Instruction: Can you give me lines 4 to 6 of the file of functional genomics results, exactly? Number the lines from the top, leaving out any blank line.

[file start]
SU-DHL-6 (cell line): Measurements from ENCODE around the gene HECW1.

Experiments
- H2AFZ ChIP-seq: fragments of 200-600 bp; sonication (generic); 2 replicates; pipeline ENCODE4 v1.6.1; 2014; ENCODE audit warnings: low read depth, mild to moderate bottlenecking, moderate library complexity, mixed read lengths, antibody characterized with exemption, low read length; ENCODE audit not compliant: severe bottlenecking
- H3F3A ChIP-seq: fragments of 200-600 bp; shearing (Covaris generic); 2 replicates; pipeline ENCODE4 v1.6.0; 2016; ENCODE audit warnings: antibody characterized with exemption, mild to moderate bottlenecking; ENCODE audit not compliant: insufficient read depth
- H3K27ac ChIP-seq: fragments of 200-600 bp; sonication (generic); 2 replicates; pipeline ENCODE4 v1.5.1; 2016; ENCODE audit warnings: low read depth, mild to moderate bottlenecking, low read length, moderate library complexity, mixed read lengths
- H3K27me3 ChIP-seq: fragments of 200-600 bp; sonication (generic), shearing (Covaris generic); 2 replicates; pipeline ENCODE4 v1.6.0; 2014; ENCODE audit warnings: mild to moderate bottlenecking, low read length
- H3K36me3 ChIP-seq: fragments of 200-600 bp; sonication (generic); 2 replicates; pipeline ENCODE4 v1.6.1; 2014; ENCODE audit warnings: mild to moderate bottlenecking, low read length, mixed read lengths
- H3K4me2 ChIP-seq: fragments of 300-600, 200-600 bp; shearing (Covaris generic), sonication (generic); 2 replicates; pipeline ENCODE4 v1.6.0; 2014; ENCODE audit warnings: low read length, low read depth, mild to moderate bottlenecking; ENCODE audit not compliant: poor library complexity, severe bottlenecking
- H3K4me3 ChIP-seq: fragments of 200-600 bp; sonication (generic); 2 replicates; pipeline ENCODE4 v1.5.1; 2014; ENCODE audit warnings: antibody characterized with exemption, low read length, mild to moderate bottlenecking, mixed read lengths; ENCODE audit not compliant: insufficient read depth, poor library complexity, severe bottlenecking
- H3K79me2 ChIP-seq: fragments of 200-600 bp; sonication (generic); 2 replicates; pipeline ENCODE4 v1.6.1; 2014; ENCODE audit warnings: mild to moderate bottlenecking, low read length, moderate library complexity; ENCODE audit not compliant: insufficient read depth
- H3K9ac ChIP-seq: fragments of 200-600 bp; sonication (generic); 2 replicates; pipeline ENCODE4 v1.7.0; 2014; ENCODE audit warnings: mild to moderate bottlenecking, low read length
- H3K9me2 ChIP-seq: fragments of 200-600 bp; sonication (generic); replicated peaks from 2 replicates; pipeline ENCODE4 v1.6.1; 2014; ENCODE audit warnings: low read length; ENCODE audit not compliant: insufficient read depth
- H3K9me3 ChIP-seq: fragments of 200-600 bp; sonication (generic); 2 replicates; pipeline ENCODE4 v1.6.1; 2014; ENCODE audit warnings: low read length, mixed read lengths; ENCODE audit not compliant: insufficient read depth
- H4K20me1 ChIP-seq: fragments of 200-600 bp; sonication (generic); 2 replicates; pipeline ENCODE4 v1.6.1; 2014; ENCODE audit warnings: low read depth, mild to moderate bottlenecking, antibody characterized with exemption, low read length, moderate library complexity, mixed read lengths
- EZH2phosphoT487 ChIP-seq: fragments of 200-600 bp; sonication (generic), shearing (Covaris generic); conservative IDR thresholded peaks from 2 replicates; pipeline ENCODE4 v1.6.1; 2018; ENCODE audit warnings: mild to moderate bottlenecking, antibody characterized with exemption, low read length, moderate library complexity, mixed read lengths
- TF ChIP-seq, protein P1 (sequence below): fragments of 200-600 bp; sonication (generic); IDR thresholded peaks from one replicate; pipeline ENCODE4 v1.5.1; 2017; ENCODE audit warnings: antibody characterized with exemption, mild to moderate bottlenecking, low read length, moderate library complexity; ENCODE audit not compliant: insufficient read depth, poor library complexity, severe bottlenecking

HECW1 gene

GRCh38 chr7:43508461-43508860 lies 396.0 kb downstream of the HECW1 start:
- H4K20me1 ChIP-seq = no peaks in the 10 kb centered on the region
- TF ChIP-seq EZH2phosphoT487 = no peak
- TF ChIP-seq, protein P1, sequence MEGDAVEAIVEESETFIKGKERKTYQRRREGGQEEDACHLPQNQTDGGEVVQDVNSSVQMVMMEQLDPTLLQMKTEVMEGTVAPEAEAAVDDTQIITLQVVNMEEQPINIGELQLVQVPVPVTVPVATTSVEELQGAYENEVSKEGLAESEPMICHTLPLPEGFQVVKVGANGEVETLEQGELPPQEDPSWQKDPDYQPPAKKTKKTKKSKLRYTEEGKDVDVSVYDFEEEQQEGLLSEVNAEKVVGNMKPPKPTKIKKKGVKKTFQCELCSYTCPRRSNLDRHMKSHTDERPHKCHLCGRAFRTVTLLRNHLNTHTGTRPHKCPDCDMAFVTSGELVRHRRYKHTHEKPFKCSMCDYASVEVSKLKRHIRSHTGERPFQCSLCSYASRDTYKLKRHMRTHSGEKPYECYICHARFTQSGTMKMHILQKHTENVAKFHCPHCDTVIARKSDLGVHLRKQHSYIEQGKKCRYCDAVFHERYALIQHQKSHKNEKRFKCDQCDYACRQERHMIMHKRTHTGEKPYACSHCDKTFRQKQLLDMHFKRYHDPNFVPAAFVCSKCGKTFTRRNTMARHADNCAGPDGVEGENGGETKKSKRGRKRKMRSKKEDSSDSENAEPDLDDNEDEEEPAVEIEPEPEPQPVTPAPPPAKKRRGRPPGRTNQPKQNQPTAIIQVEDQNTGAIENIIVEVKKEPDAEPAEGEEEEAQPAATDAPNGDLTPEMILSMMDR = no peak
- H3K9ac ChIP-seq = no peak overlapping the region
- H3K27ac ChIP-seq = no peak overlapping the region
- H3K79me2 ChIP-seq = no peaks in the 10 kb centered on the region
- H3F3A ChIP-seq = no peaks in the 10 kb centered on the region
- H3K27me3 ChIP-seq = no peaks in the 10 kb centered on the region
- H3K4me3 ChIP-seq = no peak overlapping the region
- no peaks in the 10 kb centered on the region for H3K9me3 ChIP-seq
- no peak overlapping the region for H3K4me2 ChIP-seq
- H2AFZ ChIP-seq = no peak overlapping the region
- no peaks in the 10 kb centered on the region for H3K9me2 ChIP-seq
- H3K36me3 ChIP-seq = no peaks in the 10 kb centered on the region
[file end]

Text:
- H3F3A ChIP-seq: fragments of 200-600 bp; shearing (Covaris generic); 2 replicates; pipeline ENCODE4 v1.6.0; 2016; ENCODE audit warnings: antibody characterized with exemption, mild to moderate bottlenecking; ENCODE audit not compliant: insufficient read depth
- H3K27ac ChIP-seq: fragments of 200-600 bp; sonication (generic); 2 replicates; pipeline ENCODE4 v1.5.1; 2016; ENCODE audit warnings: low read depth, mild to moderate bottlenecking, low read length, moderate library complexity, mixed read lengths
- H3K27me3 ChIP-seq: fragments of 200-600 bp; sonication (generic), shearing (Covaris generic); 2 replicates; pipeline ENCODE4 v1.6.0; 2014; ENCODE audit warnings: mild to moderate bottlenecking, low read length